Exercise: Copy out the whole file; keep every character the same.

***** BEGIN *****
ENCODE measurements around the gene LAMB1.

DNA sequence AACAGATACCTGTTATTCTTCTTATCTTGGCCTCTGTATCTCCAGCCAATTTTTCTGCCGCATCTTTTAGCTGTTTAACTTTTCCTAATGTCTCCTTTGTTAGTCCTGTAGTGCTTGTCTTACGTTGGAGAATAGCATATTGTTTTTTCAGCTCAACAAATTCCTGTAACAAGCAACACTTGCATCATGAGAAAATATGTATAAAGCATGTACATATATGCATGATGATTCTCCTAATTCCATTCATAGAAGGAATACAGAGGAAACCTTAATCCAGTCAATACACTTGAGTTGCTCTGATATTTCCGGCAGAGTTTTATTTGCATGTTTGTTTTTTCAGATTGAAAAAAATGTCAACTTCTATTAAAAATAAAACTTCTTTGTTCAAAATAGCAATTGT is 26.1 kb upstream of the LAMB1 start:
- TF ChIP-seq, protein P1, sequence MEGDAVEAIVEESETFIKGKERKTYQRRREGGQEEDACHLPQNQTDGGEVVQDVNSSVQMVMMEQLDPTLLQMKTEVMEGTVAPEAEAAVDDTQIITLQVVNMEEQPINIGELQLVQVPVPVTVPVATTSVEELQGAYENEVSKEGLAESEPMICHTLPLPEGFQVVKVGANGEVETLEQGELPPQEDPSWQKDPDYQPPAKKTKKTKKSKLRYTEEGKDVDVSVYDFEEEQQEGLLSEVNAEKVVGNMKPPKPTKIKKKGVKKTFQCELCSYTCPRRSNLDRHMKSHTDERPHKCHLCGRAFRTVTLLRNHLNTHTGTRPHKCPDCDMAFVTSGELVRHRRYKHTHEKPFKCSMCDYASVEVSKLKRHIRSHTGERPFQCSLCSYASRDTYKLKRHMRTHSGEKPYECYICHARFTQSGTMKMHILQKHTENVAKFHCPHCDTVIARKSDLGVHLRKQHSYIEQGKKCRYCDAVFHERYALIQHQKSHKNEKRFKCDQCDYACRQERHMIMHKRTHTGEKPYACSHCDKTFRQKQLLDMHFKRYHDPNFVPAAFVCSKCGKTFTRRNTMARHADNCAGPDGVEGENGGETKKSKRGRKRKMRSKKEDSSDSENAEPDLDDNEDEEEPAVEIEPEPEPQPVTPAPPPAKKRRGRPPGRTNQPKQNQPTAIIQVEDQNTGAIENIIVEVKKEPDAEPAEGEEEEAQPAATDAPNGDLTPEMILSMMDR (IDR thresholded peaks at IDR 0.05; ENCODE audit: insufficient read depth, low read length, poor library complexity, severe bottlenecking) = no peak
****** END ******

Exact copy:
ENCODE measurements around the gene LAMB1.

DNA sequence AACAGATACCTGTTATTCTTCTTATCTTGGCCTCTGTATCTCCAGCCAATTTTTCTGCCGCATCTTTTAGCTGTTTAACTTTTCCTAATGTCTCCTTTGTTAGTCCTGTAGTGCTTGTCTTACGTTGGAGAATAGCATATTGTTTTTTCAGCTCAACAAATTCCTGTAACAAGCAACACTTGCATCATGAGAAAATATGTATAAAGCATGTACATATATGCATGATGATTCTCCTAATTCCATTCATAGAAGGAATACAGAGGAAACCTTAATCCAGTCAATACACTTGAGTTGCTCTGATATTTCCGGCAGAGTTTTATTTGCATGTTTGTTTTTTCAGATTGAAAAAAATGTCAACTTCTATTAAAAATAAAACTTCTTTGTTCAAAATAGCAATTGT is 26.1 kb upstream of the LAMB1 start:
- TF ChIP-seq, protein P1, sequence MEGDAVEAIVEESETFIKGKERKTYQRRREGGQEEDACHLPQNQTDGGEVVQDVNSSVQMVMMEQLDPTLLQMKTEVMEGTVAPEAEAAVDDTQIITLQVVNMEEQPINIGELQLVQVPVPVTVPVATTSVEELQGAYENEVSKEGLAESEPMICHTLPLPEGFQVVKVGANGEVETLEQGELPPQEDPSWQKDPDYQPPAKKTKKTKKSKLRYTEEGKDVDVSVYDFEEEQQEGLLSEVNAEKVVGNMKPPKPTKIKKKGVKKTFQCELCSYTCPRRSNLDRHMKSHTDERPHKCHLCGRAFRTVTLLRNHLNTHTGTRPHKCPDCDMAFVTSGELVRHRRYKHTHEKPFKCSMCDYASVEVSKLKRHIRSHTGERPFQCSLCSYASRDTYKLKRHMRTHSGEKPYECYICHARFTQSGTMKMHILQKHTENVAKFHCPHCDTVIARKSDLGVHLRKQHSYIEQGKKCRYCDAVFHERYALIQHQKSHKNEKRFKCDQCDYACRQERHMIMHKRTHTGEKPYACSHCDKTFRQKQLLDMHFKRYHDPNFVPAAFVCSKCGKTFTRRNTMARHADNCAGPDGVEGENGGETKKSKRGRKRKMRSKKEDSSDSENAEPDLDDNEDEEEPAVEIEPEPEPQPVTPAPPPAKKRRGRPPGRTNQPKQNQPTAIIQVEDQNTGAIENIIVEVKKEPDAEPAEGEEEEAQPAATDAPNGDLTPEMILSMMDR (IDR thresholded peaks at IDR 0.05; ENCODE audit: insufficient read depth, low read length, poor library complexity, severe bottlenecking) = no peak